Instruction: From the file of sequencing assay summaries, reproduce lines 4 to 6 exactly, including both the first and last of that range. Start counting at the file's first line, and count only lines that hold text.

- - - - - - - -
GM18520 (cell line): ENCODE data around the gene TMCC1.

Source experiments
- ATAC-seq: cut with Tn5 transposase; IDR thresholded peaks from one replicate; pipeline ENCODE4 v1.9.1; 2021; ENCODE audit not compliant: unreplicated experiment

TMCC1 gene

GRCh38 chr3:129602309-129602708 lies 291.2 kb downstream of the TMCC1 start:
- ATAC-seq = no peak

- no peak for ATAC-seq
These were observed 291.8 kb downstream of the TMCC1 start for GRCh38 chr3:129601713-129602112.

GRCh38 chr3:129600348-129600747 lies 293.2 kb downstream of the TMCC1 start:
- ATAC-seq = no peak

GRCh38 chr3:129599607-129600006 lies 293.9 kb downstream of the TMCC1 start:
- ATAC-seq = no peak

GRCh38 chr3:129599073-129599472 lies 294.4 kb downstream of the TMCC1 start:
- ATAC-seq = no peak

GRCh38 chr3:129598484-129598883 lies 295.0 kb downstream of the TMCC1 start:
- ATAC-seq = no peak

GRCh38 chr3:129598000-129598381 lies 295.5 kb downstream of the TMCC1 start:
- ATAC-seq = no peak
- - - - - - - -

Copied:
TMCC1 gene

GRCh38 chr3:129602309-129602708 lies 291.2 kb downstream of the TMCC1 start:
- ATAC-seq = no peak